The research is also contributing to hydropower development assessments carried out by the World Bank in the Koshi basin. The project’s SWAT and WEAP models have been transferred to the World Bank team, which is using them to assess the feasibility of building multiple dams, predict future sediment flow and its potential threat to dams, and the vulnerability of future infrastructure investments to climate change. It is expected that these assessments will help inform the World Bank’s global approach to evaluating potential investments in the face of climate change. The Nepal Investment Board, which distributes licenses to hydropower investors, has also agreed to consider the study’s findings.
Taming floods by putting them underground – exploring potential across Asia
Imagine a way to simultaneously solve two of the world’s most pressing water concerns, floods and droughts, by storing water in natural underground aquifers when there is too much of it and pumping it back out when there isn’t enough. The benefits of such a system to ecosystem services are potentially huge; it would reduce groundwater depletion resulting from activities such as farming and provide a buffer in the case of unsatisfactory levels of wet season precipitation or drought. In addition, supplementing groundwater resources with stored floodwater could increase agricultural productivity, improve farmer livelihoods and strengthen economies.
Too good to be true? A group of WLE researchers believes it is possible with the ‘Underground Taming of Floods for Irrigation’ (UTFI) approach. In 2014 they continued to produce the evidence needed to convince relevant actors from government, donors and the private sector to pilot UTFI, with the hopes that successful demonstrations will lead to large-scale investment. The researchers analyzed biophysical suitability, and conducted institutional and economic analyses in order to map areas where UTFI may be possible across the flood-prone regions of the Ganges River basin. Through another WLE project, the same approach was applied to locations in Sri Lanka and Myanmar.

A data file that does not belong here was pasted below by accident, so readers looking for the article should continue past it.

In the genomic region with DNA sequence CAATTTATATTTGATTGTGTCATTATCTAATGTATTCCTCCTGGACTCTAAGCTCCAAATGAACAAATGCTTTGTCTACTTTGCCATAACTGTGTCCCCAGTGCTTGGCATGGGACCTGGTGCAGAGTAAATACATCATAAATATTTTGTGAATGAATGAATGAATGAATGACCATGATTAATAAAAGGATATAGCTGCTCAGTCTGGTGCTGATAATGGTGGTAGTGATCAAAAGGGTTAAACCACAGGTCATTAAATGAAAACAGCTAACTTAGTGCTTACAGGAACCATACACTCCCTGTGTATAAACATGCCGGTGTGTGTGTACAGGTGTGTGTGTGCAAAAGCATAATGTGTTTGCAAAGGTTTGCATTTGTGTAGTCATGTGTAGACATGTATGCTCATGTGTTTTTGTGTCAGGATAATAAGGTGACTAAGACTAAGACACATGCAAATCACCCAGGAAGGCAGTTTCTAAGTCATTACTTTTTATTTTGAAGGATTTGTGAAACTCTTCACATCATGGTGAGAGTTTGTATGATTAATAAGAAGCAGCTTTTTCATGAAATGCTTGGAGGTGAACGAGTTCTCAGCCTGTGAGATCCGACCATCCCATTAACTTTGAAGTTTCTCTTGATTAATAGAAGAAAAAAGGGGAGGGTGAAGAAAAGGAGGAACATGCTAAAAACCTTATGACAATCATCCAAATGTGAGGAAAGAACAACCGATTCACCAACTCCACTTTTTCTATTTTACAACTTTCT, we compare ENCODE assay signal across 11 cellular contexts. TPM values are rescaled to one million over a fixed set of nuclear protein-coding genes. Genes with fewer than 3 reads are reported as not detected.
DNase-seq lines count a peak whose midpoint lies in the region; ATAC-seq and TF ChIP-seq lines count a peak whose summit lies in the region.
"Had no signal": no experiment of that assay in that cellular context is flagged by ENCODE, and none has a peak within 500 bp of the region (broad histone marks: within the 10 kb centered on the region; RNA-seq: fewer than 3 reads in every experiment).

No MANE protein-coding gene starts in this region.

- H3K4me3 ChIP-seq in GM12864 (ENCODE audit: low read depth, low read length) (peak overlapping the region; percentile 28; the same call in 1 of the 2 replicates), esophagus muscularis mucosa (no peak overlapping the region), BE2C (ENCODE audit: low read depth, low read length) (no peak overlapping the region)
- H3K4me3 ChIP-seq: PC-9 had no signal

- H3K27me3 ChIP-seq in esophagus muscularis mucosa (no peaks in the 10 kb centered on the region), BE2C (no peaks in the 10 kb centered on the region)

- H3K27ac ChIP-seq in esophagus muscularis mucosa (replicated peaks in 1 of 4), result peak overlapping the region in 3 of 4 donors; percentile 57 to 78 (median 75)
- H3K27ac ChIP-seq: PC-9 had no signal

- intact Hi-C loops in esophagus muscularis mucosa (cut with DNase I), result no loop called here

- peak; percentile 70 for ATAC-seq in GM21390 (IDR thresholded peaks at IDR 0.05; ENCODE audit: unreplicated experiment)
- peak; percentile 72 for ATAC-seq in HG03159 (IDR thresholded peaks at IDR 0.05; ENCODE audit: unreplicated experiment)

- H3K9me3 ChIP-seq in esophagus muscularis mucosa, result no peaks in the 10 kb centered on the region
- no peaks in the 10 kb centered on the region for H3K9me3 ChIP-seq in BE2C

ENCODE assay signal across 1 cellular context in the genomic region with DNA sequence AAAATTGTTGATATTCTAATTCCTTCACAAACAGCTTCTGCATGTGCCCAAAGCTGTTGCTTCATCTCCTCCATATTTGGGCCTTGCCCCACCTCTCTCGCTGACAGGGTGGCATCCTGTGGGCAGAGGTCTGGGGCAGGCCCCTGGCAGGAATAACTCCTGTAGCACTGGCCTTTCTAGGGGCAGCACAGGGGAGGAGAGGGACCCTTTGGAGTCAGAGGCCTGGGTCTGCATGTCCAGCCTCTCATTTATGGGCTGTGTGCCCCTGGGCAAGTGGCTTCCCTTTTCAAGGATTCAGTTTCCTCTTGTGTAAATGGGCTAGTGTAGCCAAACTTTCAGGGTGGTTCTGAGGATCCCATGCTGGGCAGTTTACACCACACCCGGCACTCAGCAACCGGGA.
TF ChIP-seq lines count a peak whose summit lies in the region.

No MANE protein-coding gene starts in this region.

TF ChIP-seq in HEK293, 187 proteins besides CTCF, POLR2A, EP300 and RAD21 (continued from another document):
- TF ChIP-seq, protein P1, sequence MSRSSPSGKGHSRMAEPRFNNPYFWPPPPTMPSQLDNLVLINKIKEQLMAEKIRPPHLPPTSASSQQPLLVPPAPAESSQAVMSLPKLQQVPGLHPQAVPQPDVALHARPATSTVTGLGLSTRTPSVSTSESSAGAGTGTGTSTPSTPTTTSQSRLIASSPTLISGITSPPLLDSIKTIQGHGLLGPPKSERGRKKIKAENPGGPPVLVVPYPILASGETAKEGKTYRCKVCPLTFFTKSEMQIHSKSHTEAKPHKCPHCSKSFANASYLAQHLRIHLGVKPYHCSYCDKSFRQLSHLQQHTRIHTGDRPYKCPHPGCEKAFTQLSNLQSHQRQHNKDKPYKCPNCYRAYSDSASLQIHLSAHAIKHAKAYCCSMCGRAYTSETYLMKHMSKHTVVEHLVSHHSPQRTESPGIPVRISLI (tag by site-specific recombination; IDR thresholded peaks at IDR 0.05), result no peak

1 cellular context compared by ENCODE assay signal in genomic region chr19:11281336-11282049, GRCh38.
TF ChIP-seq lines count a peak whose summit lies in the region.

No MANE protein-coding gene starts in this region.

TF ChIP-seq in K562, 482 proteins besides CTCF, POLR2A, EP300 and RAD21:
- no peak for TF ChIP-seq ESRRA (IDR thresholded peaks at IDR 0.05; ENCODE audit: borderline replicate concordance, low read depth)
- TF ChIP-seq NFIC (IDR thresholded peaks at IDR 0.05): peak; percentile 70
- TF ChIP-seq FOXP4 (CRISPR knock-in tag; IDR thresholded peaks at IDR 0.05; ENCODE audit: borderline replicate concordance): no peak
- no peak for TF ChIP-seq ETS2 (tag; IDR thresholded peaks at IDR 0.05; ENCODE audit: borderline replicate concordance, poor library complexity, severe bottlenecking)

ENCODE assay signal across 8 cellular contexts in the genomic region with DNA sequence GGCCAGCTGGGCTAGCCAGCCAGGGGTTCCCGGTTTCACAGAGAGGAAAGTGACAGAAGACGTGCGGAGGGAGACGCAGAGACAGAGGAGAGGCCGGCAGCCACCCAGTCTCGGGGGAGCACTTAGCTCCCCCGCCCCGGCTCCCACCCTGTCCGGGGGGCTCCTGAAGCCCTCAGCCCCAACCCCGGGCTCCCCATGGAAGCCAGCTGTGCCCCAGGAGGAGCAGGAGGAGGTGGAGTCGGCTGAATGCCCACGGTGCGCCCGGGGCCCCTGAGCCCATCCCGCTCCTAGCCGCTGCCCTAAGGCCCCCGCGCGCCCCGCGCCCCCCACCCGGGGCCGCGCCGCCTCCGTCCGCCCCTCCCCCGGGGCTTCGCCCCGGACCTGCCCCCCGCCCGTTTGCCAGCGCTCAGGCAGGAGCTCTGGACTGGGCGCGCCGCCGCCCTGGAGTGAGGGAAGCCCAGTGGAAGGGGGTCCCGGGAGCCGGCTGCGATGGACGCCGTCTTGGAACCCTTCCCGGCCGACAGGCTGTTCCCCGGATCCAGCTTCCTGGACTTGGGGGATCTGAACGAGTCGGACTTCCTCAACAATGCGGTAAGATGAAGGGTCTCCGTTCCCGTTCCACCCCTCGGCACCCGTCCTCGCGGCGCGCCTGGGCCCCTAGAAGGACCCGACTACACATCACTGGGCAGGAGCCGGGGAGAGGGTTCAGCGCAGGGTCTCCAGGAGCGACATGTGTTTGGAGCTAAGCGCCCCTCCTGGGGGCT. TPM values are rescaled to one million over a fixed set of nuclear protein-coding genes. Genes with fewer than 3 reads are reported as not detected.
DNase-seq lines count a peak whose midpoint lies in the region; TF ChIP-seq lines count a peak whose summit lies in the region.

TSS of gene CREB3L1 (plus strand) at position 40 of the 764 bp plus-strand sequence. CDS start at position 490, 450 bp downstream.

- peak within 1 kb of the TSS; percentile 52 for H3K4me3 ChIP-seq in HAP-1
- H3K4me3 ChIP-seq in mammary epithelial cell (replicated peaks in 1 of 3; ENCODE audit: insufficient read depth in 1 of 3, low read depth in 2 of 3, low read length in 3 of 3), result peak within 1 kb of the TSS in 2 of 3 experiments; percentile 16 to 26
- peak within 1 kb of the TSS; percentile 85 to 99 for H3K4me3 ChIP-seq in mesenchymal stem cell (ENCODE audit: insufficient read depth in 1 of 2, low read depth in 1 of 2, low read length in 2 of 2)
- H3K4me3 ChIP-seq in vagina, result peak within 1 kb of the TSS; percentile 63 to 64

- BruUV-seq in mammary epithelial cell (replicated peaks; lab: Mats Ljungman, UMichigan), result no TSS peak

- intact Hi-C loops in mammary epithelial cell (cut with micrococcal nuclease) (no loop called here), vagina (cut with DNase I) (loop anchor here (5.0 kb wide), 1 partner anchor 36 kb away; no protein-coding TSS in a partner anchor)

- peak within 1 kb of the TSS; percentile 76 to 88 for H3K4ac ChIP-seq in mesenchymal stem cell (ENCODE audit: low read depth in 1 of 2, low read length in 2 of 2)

The exercise helped to identify a prospective UTFI pilot site, the Ganges sub-basin, Ramganga, in northern India. Hydrologic models were developed, which describe surface and subsurface water flows with and without UTFI interventions. Relevant policies and institutions were analyzed to identify viable governance arrangements for implementing UTFI in the region. The researchers also compared different mechanisms for operating the system, including non-market, participatory approaches and market-based approaches such as Payment for Ecosystem Services. This work is helping to provide greater clarity on the exact communities and stakeholders that must be involved in the process.
But the researchers also recognize that in order to convince relevant decision makers that UTFI is a worthy investment, they have to make the business case for it. In order to do so they developed an economic framework that considers rural-urban linkages and flood damages that can be avoided, while highlighting important tradeoffs in terms of gender, ecosystem services and climate change that could arise as a result of investment or non-investment.
Interest in the UTFI approach has been achieved through continuous and active dialogue with key stakeholders including government officials and donors. A series of presentations and discussions with high levels members of the Department of Irrigation of the Government of Uttar Pradesh India, Chief General Manager of National Bank for Rural Development, Secretary of the Ministry of Water Resources of India and others has resulted in the establishment of the first pilot project UTFI in Ramganga. From 2015 onwards the work is co-funded by the CCAFS, with additional funding secured from the Government of Japan, Ministry of Agriculture, Forestry and Fisheries.